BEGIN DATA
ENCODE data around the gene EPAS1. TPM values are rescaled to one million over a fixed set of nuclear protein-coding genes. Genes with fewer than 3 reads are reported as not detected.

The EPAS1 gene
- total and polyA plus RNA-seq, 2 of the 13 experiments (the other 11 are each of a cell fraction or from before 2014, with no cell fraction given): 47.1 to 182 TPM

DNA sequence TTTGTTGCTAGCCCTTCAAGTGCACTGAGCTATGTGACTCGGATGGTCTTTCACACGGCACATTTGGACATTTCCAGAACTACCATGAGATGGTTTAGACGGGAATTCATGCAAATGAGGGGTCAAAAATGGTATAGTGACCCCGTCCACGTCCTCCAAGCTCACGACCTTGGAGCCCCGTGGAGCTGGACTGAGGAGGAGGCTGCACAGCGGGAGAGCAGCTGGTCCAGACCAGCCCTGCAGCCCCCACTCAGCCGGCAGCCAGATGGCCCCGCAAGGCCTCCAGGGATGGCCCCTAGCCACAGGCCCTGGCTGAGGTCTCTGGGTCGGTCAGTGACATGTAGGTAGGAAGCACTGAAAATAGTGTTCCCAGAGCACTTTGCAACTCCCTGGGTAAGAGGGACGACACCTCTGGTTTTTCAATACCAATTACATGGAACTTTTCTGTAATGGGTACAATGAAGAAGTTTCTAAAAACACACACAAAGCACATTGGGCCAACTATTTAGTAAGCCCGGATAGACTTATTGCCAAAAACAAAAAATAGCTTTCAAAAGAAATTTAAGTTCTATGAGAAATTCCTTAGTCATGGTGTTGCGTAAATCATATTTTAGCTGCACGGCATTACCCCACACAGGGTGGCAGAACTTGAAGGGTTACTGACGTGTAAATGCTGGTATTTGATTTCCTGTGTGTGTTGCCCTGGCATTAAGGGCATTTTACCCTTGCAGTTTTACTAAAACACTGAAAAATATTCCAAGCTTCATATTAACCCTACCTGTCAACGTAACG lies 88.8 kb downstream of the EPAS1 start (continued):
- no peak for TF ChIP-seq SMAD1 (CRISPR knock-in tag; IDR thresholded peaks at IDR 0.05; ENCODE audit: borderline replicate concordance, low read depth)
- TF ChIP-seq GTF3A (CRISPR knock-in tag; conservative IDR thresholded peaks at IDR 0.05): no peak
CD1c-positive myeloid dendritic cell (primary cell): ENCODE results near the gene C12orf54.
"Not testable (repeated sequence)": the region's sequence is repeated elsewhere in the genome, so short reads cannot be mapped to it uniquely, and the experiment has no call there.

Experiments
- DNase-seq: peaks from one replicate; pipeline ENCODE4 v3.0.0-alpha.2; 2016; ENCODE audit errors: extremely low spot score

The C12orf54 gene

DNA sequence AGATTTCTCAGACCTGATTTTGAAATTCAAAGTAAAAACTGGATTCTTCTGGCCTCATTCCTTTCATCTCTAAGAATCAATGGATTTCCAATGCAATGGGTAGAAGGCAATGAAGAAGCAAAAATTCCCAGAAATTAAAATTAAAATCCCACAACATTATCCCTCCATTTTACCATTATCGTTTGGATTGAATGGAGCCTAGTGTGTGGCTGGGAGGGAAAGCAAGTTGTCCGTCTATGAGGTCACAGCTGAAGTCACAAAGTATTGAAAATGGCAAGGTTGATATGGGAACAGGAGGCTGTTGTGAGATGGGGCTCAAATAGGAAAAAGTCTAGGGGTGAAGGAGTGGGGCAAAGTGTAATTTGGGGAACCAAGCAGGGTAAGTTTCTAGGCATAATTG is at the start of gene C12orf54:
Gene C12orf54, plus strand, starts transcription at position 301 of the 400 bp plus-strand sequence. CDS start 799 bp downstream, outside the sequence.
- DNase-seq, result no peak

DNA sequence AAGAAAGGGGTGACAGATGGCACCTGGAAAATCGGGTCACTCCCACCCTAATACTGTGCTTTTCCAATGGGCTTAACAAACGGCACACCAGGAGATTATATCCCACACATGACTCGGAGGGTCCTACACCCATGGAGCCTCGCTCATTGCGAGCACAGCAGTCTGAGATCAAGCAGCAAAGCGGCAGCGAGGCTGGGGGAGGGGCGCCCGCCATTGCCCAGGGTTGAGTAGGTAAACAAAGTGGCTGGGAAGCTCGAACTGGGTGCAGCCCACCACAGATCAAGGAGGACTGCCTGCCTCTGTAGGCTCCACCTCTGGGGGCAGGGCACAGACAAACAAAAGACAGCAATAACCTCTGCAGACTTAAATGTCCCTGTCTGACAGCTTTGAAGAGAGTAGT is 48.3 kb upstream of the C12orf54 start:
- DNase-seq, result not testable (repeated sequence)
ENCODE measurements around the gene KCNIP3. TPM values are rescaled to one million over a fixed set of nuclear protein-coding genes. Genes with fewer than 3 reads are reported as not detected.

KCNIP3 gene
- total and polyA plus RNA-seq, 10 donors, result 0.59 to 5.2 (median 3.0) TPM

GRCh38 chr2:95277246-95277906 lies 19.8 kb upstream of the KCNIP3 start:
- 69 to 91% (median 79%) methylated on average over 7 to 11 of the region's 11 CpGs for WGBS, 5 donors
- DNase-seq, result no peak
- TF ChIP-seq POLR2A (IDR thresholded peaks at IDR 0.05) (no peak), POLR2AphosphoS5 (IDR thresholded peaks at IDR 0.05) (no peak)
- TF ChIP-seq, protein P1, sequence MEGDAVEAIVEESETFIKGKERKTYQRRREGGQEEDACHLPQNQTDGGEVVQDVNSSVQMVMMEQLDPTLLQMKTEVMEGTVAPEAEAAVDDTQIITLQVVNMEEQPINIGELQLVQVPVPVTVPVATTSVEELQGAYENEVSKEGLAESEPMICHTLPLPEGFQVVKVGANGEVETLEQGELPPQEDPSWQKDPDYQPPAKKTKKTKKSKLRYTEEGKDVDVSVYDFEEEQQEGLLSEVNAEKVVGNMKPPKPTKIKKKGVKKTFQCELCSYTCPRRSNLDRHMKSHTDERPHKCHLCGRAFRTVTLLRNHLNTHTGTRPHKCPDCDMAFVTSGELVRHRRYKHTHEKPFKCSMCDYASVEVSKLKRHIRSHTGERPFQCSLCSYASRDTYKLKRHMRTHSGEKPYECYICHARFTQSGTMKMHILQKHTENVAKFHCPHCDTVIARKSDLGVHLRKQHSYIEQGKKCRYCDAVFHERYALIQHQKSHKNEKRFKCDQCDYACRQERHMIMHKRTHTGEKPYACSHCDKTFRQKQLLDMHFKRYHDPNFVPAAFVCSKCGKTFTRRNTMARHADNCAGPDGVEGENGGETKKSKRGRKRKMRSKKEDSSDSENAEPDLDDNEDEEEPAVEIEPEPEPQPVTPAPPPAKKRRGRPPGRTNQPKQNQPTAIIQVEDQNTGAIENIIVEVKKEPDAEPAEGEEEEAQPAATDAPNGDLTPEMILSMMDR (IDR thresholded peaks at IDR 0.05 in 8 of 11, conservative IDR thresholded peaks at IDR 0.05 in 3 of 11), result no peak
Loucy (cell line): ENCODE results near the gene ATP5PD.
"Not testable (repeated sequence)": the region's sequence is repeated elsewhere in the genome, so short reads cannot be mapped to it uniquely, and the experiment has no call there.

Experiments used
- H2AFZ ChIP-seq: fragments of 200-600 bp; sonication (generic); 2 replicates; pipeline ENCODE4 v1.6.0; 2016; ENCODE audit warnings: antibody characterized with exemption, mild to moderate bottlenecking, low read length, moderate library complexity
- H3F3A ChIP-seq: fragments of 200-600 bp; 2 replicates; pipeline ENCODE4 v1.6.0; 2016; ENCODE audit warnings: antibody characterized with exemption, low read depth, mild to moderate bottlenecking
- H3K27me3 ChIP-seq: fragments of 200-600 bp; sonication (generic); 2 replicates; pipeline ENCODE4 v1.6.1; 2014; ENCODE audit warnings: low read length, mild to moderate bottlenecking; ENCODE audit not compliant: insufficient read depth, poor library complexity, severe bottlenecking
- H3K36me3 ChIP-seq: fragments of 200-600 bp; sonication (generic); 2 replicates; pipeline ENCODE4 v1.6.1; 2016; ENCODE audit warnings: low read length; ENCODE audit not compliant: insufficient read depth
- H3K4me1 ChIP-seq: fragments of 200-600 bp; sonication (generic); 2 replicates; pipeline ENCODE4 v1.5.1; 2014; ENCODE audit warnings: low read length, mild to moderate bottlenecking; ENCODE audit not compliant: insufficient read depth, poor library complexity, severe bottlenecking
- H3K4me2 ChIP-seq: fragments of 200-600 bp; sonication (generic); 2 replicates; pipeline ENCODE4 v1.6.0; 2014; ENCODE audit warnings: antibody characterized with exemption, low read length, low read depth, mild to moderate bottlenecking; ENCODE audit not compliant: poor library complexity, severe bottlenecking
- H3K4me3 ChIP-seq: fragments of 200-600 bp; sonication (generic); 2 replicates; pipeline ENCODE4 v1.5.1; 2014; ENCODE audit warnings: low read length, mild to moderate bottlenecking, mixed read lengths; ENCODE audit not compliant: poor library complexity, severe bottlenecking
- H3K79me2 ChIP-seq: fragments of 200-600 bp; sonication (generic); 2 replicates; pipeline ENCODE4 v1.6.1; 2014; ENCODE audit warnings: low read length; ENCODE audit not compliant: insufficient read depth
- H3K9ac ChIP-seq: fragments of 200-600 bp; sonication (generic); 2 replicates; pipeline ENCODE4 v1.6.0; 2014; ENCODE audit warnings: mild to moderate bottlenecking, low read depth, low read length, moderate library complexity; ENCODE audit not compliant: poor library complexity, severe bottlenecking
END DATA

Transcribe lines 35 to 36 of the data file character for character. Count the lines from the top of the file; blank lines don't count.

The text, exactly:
- H3K79me2 ChIP-seq: fragments of 200-600 bp; sonication (generic); 2 replicates; pipeline ENCODE4 v1.6.1; 2014; ENCODE audit warnings: low read length; ENCODE audit not compliant: insufficient read depth
- H3K9ac ChIP-seq: fragments of 200-600 bp; sonication (generic); 2 replicates; pipeline ENCODE4 v1.6.0; 2014; ENCODE audit warnings: mild to moderate bottlenecking, low read depth, low read length, moderate library complexity; ENCODE audit not compliant: poor library complexity, severe bottlenecking